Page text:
History in the Smallest Detail
Posted on: 03/03/2015
History in the Smallest Detail
My novel PYRAMID hinges on one of the greatest stories of all time, the Biblical Exodus of the Israelites from Egypt and the role that may have been played in it by the heretical Sun-Pharaoh, Akhenaten, in the 14th century BC. Like many archaeologists I’ve been fascinated by the quest to find material evidence – artefacts, sites, inscriptions – for the Old Testament narrative, and not surprised that so much of it has remained elusive. Searching for evidence of the Israelites of the Exodus is like a genealogist searching for a lost ancestor known only through family lore – you know they must have existed, yet through a quirk of fate no other record survives of them. Belief in their existence becomes a matter of faith in the story, and of understanding the nature and limitations of any other evidence that might be sought.
That combination of faith and scholarship drove many of the first generation of archaeologists who explored the Holy Land in the 19th century. They included a group of officers of the Royal Engineers, men whose training was brought to bear when they were sent to survey and administer new areas under British influence. Among them was General Gordon of Khartoum, whose last stand against the Mahdi in Sudan – recounted in my previous novel, Pharaoh – made him one of the greatest of all Victorian heroes. Two years before that, in 1883, he had spent an entire of year on leave in Jerusalem. He was on a spiritual quest, but the book later put together by friends from his notes, Reflections in Palestine, shows what he really spent much of his time doing – measuring, recording, exploring tunnels under the Old City, applying a dispassionate engineer’s eye to the problems of Biblical historicity. Despite being a man of great religious faith, he realised that the way forward was not through mystical conjecture but through empirical evidence, through finding the footprint from the past that archaeology seemed to offer.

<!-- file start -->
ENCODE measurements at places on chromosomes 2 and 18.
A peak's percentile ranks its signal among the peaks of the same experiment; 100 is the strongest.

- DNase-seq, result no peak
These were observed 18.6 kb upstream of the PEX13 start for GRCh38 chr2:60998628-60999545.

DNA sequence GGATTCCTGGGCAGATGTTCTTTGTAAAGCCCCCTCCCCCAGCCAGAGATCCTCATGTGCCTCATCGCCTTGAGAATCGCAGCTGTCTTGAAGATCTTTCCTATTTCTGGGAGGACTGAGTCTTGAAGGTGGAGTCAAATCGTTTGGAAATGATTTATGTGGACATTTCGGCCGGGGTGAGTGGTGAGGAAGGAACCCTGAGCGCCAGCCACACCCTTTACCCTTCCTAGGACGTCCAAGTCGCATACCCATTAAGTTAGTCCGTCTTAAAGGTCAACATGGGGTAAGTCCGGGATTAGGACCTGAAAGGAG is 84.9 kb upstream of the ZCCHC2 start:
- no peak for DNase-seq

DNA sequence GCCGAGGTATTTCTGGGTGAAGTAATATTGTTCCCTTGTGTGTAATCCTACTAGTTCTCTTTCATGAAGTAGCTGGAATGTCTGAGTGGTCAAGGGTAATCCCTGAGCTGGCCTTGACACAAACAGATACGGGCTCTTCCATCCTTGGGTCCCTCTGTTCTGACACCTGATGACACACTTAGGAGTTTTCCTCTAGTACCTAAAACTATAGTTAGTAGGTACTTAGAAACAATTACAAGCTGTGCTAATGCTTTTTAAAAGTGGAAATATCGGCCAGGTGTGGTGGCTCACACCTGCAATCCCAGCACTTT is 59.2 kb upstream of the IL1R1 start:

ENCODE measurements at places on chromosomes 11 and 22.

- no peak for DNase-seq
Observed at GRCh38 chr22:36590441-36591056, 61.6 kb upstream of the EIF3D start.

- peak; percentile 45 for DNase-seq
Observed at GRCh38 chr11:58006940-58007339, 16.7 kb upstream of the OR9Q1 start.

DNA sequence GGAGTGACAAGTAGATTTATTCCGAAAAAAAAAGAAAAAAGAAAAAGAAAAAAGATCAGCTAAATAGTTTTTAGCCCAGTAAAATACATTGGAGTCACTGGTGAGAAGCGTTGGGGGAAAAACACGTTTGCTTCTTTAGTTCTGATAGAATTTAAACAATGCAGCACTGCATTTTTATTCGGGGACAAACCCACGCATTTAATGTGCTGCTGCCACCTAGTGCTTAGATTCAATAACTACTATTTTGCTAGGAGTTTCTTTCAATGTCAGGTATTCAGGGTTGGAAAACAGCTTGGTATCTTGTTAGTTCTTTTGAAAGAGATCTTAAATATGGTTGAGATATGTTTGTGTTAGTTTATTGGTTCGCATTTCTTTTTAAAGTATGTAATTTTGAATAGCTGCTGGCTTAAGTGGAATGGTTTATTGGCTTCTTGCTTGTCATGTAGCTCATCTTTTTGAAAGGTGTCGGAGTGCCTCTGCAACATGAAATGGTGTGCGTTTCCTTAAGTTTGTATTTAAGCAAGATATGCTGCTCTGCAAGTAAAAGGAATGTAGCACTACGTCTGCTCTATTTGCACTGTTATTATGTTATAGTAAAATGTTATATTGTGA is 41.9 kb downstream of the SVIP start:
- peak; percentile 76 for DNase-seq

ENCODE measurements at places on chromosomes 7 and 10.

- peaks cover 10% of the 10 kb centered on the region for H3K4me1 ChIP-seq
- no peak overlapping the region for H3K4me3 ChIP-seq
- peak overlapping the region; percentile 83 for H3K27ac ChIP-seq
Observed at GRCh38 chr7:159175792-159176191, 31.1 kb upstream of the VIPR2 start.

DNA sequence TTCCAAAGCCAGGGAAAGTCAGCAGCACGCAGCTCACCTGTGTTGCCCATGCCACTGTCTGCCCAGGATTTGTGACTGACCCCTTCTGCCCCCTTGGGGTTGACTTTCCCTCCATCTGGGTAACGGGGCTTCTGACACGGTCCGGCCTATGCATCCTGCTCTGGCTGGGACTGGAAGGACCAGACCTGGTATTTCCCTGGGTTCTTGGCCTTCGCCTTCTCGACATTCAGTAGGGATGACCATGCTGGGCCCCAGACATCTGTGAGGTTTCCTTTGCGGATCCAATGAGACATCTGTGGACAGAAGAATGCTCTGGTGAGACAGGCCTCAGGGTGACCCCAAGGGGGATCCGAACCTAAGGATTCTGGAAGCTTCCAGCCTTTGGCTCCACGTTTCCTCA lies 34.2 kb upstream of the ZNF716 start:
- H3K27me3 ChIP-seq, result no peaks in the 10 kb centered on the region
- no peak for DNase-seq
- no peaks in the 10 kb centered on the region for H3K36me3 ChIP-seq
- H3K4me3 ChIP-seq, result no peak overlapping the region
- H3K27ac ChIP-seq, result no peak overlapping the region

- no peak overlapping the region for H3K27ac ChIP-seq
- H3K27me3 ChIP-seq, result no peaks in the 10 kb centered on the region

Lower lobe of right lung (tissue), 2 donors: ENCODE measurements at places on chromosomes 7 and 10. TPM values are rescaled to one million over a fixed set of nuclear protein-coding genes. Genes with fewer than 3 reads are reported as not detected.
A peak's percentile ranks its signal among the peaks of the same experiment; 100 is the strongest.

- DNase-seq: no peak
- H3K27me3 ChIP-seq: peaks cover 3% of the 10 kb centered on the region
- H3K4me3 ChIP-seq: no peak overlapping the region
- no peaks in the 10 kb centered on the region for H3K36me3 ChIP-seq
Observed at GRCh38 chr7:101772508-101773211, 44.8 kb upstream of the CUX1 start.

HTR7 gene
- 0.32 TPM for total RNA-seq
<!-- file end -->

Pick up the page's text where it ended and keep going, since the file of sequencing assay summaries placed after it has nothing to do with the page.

The eureka moment – the first hard evidence for the existence of the Israelites in the second millennium BC – came a little over a decade after Gordon’s death, not in Palestine but in Egypt. In early 1896, the British archaeologist Flinders Petrie was excavating at Thebes in the mortuary temple of Merenptah, the late 13th century BC successor of Ramesses the Great. Digging in one room, his workmen discovered a reused basalt stele almost ten feet high covered with tightly spaced hieroglyphics. A first reading by Petrie’s colleague Wilhelm Spiegelberg showed that it was mainly an account of Merenptah’s campaigns against the Libyans to the west. But the final lines contained an account of another campaign, against the people of Canaan, including a mysterious word with the hieroglyphs for ‘people’ that Spiegelberg read as ‘I-si-ri-ar.’ It was Petrie himself over dinner that evening who first suggested ‘Israelites.’ ‘Won’t the reverends be pleased,’ he is said to have remarked. The find made headlines around the world, and to this day remains the only widely agreed reference to the Israelites ever discovered among ancient Egyptian records of the 2nd millennium BC.
With characteristic sobriety, Petrie prefaced his report on the 1896 excavations, Six Temples at Thebes, with the comment that the results ‘were less in some ways than I had hoped, yet in others they far exceeded what could have been expected.’ He had not gone with the least intention of discovering evidence of the ancient Israelites, but he knew that this chance find would be the one for which he would be remembered – in a career that led to a knighthood, a Fellowship of the Royal Society and acclaim as one of the pioneer Egyptologists. Yet those accolades came not so much through his discoveries as his development of exacting methods of survey and observation, an approach that would have chimed with General Gordon. ‘I believe the true line of research lies in the noting and comparison of the smallest details,’ Petrie wrote. In my novels, just as in real-life archaeology, it’s those details that make history come alive – and sometimes the ‘smallest detail’ can open up the greatest revelation.
For more on Petrie’s discovery, go here: